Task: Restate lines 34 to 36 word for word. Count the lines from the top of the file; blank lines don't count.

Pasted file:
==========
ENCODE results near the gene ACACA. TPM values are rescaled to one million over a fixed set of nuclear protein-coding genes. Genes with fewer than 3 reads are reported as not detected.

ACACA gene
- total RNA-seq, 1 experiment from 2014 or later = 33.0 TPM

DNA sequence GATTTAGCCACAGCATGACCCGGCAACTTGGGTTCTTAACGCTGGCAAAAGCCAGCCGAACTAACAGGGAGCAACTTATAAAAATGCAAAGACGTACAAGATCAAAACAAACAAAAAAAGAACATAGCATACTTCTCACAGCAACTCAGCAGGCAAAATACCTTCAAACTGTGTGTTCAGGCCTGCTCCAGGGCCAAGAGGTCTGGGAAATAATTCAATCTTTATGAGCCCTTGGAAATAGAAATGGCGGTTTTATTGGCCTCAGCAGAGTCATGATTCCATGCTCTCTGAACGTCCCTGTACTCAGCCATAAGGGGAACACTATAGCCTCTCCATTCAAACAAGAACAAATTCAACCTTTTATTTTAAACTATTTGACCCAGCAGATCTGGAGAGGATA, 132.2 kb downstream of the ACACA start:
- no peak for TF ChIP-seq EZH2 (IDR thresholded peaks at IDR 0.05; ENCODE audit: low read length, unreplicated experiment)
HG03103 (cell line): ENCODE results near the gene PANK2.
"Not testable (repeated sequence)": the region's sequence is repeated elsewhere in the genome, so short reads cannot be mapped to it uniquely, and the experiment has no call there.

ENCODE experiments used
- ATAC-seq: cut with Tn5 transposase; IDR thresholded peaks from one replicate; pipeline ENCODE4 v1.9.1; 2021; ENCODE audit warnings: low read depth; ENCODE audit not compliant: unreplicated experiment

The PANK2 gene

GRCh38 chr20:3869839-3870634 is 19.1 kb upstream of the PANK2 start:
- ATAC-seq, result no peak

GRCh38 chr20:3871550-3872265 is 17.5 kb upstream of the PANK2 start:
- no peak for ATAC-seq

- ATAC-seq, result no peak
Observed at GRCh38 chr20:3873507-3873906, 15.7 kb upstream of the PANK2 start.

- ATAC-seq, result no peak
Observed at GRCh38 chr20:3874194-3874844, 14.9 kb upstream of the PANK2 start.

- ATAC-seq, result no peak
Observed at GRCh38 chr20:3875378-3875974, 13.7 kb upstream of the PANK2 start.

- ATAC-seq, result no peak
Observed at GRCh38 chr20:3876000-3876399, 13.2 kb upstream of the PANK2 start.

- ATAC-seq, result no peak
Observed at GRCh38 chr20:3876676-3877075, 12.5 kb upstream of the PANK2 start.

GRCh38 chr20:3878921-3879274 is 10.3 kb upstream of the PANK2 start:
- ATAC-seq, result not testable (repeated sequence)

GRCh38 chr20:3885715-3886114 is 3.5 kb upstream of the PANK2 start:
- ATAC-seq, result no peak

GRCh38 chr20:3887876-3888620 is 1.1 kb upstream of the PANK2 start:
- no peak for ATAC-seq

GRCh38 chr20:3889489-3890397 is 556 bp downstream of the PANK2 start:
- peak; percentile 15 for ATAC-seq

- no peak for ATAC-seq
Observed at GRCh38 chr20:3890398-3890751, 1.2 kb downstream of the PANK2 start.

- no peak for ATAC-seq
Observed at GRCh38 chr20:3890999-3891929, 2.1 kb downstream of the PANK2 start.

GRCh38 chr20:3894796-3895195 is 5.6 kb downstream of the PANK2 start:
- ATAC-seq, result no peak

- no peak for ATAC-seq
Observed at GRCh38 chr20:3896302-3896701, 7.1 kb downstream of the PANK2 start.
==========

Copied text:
Observed at GRCh38 chr20:3890398-3890751, 1.2 kb downstream of the PANK2 start.

- no peak for ATAC-seq
Observed at GRCh38 chr20:3890999-3891929, 2.1 kb downstream of the PANK2 start.